Doing the Ordinary

Elijah was afraid and ran for his life. When he came to Beersheba in Judah, he left his servant there, while he himself went a day’s journey into the wilderness. He came to a broom bush, sat down under it and prayed that he might die. “I have had enough, Lord,” he said. “Take my life; I am no better than my ancestors.”  Then he lay down under the bush and fell asleep.

All at once an angel touched him and said, “Get up and eat.”

  • 1 Kings 19:3-5

“The angel in this passage did not give Elijah a vision, or explain the Scriptures to him, or do anything remarkable. He simply told Elijah to do a very ordinary thing, that is, to get up and eat. If we were never depressed, we would not be alive— only material things don’t suffer depression. If human beings were not capable of depression, we would have no capacity for happiness and exaltation. There are things in life that are designed to depress us; for example, things that are associated with death. Whenever you examine yourself, always take into account your capacity for depression.

“When the Spirit of God comes to us, He does not give us glorious visions, but He tells us to do the most ordinary things imaginable. Depression tends to turn us away from the everyday things of God’s creation. But whenever God steps in, His inspiration is to do the most natural, simple things— things we would never have imagined God was in, but as we do them we find Him there. The inspiration that comes to us in this way is an initiative against depression. But we must take the first step and do it in the inspiration of God. If, however, we do something simply to overcome our depression, we will only deepen it. But when the Spirit of God leads us instinctively to do something, the moment we do it the depression is gone. As soon as we arise and obey, we enter a higher plane of life.”

  • Oswald Chambers, My Utmost for His Highest

Have you ever thought that you were insignificant?  Have you never thought you were insignificant, but others don’t know that you are even there?

But let’s look at Elijah for a minute.  There is a famine.  He helps a poor widow.  He then has an encounter with Jezebel’s priests of Baal.  He is successful, having the people capture and kill the evil priests.  He then welcomes the rain, to end the drought and famine.  Victory upon victory has been granted to Elijah.  But Elijah knows that Jezebel has placed a price on his head.  Could this gifted man of God not see that God will give him more victories?

Instead, Elijah feels all alone and depressed.  He wants God to take his life right there.  God could command him to get up, walk to the palace of Ahab and Jezebel and have it out with them, once and for all.  No, God, through an angel, says to rise up and eat.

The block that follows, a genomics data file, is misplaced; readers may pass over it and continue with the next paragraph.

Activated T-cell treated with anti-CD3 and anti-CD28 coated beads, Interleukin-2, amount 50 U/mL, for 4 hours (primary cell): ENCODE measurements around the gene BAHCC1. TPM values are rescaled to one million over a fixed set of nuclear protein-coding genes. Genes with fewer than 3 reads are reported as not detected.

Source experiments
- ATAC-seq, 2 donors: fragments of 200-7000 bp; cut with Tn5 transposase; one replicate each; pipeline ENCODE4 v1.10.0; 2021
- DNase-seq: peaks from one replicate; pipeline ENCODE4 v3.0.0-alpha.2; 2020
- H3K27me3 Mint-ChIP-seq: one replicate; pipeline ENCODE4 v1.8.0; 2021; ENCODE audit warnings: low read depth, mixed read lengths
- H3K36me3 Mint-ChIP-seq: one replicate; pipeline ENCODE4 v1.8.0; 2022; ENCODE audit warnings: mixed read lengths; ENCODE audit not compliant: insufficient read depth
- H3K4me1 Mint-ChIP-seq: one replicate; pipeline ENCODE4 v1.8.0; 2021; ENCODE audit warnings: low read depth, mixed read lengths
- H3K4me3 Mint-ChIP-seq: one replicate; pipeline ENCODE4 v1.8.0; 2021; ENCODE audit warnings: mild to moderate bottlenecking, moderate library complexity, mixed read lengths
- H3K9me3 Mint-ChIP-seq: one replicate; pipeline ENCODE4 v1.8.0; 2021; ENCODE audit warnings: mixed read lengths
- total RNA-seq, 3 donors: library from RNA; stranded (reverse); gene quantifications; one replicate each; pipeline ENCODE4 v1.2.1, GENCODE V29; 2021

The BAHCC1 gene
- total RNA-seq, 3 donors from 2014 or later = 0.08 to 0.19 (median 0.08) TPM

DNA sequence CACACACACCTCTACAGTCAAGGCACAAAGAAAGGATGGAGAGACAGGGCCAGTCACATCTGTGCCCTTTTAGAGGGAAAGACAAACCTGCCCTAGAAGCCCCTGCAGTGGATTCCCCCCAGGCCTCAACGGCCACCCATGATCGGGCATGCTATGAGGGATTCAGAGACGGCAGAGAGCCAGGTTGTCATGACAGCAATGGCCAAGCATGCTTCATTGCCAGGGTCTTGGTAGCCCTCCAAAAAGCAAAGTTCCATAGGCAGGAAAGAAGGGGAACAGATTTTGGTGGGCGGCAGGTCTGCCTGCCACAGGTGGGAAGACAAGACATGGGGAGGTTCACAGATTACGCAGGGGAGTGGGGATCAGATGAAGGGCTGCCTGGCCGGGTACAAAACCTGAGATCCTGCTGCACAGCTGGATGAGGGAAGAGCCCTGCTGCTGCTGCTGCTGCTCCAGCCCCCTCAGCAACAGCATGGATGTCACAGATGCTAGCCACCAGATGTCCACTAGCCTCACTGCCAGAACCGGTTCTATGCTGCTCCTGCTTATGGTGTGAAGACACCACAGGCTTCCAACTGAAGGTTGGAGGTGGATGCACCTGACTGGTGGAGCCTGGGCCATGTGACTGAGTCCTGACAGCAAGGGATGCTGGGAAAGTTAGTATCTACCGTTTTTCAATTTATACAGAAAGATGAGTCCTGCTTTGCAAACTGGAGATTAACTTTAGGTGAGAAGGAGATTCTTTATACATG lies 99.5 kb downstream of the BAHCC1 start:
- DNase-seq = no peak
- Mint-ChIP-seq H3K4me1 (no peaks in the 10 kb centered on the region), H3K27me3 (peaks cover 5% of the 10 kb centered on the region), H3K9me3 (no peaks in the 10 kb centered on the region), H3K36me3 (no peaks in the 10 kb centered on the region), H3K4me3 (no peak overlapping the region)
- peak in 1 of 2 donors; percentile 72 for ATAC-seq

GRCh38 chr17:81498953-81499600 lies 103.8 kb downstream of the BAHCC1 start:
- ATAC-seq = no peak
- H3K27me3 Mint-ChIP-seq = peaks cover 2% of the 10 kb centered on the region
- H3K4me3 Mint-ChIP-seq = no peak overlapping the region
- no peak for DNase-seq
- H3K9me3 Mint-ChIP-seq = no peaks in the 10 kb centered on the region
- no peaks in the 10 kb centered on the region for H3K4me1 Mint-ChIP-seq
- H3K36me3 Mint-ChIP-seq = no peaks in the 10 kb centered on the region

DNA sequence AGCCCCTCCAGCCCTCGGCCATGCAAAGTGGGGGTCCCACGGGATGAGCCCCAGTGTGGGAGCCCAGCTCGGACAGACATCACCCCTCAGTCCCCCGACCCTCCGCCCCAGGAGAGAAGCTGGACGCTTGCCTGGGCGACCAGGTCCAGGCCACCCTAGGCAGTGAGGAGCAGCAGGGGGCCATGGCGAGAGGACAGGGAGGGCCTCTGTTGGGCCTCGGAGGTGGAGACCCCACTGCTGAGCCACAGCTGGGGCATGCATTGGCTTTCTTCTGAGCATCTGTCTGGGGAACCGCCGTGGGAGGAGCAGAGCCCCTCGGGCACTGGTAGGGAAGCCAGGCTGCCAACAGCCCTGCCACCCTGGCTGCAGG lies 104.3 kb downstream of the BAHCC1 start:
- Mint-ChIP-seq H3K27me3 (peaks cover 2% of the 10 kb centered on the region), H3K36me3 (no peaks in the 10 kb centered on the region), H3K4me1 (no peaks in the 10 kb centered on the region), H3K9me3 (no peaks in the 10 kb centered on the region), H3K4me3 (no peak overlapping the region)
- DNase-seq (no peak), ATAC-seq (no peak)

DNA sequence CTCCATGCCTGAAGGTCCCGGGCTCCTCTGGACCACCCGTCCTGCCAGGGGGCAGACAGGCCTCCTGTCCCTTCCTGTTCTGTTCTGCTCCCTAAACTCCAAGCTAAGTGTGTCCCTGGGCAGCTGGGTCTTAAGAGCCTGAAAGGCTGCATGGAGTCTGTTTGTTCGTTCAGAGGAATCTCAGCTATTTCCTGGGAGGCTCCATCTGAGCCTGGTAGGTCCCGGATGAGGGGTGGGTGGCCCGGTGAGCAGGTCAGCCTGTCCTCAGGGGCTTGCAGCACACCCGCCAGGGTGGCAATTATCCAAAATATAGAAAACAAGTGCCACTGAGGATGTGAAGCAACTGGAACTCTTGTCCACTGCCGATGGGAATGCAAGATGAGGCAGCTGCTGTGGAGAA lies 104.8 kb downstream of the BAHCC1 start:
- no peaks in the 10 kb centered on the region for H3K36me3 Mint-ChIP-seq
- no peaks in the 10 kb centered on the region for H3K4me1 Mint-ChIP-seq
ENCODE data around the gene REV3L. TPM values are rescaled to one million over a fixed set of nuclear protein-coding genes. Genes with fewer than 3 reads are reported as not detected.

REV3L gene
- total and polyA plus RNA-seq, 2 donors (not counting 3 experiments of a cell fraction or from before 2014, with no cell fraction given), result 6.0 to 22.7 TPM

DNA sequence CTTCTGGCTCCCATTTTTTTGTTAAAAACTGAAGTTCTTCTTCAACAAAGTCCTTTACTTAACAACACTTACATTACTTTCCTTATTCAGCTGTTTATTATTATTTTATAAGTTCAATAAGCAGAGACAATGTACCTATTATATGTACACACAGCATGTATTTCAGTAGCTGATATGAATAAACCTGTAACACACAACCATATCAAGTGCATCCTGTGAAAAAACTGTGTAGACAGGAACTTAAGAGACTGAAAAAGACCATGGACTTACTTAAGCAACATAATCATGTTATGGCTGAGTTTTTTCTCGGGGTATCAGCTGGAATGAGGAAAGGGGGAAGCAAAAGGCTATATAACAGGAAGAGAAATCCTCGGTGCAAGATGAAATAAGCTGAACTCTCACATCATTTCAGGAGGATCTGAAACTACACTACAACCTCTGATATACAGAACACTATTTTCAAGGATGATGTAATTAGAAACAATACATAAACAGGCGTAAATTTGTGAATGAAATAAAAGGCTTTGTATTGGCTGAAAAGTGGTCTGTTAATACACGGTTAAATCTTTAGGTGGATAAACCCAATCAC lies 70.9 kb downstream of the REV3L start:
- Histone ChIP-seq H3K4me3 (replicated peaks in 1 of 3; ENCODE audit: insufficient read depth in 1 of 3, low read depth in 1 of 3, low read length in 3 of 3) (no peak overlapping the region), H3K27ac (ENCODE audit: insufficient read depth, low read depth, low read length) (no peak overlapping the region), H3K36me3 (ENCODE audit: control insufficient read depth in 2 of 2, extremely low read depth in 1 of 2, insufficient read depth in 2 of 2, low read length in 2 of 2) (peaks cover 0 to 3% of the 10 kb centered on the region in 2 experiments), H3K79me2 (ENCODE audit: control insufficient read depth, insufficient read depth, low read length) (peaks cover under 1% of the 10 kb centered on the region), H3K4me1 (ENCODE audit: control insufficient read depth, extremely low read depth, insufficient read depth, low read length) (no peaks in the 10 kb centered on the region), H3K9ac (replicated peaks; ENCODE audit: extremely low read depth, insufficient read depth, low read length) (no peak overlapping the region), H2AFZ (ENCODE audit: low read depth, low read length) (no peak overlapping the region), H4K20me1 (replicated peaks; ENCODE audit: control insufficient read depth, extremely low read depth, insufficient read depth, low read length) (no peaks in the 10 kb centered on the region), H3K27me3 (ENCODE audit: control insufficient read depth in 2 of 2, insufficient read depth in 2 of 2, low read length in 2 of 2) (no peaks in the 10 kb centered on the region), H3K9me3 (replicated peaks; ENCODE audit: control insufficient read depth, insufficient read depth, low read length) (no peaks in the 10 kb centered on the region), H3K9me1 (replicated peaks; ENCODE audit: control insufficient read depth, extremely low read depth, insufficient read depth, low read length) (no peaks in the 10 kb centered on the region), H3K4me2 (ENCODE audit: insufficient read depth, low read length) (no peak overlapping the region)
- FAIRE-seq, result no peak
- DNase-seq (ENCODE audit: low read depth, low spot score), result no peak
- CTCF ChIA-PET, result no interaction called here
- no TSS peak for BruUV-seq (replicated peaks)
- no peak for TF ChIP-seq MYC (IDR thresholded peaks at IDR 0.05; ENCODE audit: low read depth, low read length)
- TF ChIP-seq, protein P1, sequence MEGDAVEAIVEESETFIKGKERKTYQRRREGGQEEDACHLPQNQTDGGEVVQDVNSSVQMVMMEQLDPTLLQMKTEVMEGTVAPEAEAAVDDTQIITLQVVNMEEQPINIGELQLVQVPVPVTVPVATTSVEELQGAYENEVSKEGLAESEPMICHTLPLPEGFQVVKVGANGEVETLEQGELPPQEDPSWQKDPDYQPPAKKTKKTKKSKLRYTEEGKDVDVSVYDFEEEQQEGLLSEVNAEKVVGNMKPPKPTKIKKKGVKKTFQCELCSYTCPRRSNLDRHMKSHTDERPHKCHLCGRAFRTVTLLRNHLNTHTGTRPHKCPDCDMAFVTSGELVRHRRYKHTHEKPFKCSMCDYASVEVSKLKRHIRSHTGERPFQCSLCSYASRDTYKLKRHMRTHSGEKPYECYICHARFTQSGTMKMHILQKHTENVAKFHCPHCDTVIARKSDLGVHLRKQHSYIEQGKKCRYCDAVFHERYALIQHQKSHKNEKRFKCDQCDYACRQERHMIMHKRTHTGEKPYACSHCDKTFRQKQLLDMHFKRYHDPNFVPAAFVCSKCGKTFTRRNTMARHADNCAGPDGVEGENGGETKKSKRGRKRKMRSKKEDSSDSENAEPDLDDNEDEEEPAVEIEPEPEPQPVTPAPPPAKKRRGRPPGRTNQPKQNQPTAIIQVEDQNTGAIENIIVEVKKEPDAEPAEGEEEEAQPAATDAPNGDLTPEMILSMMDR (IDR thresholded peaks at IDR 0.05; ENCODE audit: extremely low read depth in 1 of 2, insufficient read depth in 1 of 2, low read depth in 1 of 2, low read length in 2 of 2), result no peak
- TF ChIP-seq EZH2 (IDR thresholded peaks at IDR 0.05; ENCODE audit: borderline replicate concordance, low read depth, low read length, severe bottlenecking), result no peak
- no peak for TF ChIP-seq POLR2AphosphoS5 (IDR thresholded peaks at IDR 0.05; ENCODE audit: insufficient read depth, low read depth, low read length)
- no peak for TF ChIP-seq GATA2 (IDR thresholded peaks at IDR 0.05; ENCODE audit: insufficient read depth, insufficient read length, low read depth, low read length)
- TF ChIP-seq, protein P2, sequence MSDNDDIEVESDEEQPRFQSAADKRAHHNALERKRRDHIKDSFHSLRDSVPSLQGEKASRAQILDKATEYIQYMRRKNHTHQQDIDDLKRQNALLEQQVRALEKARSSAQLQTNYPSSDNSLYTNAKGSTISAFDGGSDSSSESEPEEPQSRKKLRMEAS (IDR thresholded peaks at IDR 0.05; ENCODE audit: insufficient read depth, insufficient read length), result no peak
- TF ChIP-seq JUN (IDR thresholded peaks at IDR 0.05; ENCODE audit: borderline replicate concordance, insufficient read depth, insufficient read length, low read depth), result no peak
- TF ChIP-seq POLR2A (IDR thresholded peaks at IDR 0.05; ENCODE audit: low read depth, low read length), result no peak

Beyond the quoted Scriptures, Elijah slumps back after eating, and God tells him to rise and eat again.  This time, God provides a destination, Mount Horeb.  He goes to a cave on Mount Horeb, still feeling depressed.  He sits in the cave and sulks.  God asks what he is doing.  God tells him to leave the cave, for the Lord will pass by.  This is when Elijah experiences a strong wind, an earthquake, and finally a whisper.  Elijah has work to do.  He must anoint Jehu as the next king of Israel, Hazael as the next king of Aram, and Elisha as the next prophet to follow him.  This is when God tells Elijah that He has reserved 7,000 who have not bowed a knee to Baal.  Elijah is not alone.

We might not be the great victor in one of the most bizarre tales of the Old Testament, but we may have known that feeling of defeat.  We may have all had that moment when each victory is met by the next challenge.  Why is our reward for doing the impossible, or so it seemed at the time, a challenge to do something even more unlikely to succeed?

We look at Elijah as one of the greatest men of God of all time, but he was more like us than we could ever imagine.  When Elijah faced one thrill ride after another, he finally wanted to get off the roller coaster.  He may not have been far from his moment with a chariot of fire, but Elijah had serious work to do, yet he was drained spiritually.  God had to reignite the fire.

God did not start with orders to do the great things that remained.  God simply said for him to get up and eat.

Are you asking God for that ministry that will lead to world acclaim?  It may not be likely, but even if that is your destiny, God may know that to reach that ministry, you first must take baby steps.  Before you evangelize to thousands, God may ask you to talk to one.  And if you are having a tough time getting out of bed, God may simply ask you, as he did Elijah, to get up and eat.  God knows what His plan for you will be, and He knows that you need your strength to accomplish it.

Soli Deo Gloria.  Only to God be the Glory.

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